Patients treated for locally advanced non-small cell lung cancer who receive chemotherapy and proton beam therapy have fewer instances of bone marrow toxicity than patients who receive the standard treatment of intensity-modulated radiation (IMRT) and concurrent chemotherapy, according to findings reported Nov. 13 at the Chicago Multidisciplinary Symposium in Thoracic Oncology.
The researchers said that this is the first study to examine the benefits of proton beam therapy and concurrent chemotherapy in advanced lung cancer patients.
The occurrence of bone marrow toxicity—the reduction of hemoglobin, neutrophils, lymphocytes and white blood cells—results in a patient's inability to withstand aggressive treatment, rendering it less effective. The condition often leads to infection, bleeding, fatigue and even death, according to the investigators.
Researchers compared bone marrow toxicity levels in 142 patients treated for lung cancer between January 2003 and June of this year. All of the patients received chemotherapy; IMRT was administered to 75, while 67 were treated with proton beam therapy.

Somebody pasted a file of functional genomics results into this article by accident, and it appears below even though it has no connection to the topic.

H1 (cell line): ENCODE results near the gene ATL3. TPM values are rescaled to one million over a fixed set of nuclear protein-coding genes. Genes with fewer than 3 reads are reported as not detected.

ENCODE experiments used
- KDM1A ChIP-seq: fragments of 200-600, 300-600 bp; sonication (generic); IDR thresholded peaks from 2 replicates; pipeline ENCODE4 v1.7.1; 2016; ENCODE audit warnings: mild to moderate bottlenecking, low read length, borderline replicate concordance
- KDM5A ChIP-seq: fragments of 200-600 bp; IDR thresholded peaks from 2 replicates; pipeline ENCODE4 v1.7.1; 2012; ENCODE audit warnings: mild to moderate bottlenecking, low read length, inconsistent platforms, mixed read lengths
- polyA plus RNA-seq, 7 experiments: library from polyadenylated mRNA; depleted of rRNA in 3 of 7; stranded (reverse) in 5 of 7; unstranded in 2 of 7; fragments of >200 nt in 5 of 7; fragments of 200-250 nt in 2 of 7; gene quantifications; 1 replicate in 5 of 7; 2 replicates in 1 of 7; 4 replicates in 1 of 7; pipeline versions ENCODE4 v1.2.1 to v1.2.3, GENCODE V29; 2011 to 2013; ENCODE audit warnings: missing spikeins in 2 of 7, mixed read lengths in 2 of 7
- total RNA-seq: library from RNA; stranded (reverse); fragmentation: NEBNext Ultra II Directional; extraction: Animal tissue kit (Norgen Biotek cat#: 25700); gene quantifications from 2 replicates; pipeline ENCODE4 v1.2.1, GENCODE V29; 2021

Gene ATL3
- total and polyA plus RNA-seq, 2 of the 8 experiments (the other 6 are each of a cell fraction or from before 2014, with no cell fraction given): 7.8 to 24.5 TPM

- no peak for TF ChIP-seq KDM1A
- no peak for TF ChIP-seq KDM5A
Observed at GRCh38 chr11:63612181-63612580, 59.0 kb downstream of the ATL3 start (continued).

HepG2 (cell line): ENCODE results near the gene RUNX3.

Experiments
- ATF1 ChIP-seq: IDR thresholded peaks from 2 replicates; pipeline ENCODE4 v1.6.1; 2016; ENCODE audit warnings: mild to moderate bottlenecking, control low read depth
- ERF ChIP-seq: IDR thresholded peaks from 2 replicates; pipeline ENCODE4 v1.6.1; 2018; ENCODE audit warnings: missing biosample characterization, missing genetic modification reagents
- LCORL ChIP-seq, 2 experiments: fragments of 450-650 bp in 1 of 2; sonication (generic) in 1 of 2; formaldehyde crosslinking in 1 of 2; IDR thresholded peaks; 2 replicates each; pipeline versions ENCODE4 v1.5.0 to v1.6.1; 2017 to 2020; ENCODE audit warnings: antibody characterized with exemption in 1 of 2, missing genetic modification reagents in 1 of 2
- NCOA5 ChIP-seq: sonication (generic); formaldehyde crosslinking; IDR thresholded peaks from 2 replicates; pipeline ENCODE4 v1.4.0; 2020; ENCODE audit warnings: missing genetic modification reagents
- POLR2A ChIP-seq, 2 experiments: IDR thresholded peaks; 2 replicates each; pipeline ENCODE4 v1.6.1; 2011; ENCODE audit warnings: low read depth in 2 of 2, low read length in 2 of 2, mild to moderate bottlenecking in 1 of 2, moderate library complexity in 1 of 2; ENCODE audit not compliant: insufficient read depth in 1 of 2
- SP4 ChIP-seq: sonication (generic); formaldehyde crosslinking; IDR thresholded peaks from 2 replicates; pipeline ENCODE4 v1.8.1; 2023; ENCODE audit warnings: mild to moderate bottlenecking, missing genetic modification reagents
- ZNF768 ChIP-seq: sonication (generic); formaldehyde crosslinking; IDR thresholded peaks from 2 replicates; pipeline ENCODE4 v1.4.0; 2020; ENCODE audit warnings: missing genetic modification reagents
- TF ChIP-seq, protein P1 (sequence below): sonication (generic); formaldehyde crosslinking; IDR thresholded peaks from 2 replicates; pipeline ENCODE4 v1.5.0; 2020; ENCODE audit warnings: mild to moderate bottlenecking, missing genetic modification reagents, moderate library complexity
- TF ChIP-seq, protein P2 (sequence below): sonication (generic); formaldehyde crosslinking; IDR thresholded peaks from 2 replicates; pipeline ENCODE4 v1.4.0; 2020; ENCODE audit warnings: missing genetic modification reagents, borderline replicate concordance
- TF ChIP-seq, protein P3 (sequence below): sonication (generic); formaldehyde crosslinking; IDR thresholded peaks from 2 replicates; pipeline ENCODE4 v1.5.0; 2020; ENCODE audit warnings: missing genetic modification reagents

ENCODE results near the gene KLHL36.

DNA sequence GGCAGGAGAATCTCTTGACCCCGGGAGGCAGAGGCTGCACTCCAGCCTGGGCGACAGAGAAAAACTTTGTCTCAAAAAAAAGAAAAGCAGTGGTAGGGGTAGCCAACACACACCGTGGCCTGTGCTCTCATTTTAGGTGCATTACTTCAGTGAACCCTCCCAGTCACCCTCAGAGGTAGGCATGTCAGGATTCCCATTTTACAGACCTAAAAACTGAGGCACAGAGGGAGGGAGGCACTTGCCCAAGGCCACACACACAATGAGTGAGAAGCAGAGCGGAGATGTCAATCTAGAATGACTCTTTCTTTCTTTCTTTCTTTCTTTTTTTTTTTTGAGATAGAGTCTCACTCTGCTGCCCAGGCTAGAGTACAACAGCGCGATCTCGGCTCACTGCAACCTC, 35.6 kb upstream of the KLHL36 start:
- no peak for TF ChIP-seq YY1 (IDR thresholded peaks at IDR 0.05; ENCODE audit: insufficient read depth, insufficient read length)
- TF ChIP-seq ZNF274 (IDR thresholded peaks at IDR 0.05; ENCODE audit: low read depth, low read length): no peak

After 17 months, they found that the patients treated with concurrent chemotherapy and proton beam therapy experienced significantly less reduction in hemoglobin (zero vs. 4 percent), neutrophils (4 vs. 17 percent) and lymphocytes (54 vs. 87 percent) when compared to those treated with CT and IMRT. The differences remained when the gross tumor volume was considered.
“Standard care currently provides a 25 percent five-year survival rate. With proton therapy, we may now have an option that lessens this toxicity so that treatment dosage can be maximized,” said the study’s lead author Ritsuko Komaki, MD, from M.D. Anderson Cancer Center’s division of radiation oncology.
“Proton therapy may promise safer and more effective treatment for children, whose bone marrow is still developing, and elderly patients who are more prone to complications and cannot withstand aggressive treatment,” said the study’s senior author James Cox, MD, head of the division of radiation oncology.
M.D. Anderson in Houston is currently working with Massachusetts General Hospital in Boston to enroll patients in an NCI-approved randomized prospective clinical trial to confirm the initial findings.